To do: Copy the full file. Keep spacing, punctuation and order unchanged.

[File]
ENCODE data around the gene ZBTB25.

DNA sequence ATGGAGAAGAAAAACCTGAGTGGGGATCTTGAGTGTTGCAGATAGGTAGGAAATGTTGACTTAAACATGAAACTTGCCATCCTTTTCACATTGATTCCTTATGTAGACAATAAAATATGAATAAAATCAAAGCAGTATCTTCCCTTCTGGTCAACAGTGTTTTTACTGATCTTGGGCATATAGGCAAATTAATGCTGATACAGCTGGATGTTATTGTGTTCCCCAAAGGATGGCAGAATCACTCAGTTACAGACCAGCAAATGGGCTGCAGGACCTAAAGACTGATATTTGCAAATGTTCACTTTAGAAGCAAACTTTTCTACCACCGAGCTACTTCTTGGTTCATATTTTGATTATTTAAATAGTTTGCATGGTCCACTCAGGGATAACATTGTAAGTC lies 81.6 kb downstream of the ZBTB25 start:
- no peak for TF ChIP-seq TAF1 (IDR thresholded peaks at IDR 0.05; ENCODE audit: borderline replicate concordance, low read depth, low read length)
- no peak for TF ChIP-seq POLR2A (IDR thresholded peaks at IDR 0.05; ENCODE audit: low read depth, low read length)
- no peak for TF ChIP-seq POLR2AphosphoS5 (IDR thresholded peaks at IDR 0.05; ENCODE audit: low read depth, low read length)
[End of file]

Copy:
ENCODE data around the gene ZBTB25.

DNA sequence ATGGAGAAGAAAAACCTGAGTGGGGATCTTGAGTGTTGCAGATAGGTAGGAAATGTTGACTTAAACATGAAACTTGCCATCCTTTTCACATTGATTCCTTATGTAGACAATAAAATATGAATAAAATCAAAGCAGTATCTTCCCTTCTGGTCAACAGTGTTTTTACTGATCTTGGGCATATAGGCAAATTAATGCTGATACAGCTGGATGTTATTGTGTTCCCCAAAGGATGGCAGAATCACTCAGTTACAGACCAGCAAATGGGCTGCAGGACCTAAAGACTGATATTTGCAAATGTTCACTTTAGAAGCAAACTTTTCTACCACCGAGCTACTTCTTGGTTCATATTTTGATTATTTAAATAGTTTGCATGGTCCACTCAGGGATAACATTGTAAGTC lies 81.6 kb downstream of the ZBTB25 start:
- no peak for TF ChIP-seq TAF1 (IDR thresholded peaks at IDR 0.05; ENCODE audit: borderline replicate concordance, low read depth, low read length)
- no peak for TF ChIP-seq POLR2A (IDR thresholded peaks at IDR 0.05; ENCODE audit: low read depth, low read length)
- no peak for TF ChIP-seq POLR2AphosphoS5 (IDR thresholded peaks at IDR 0.05; ENCODE audit: low read depth, low read length)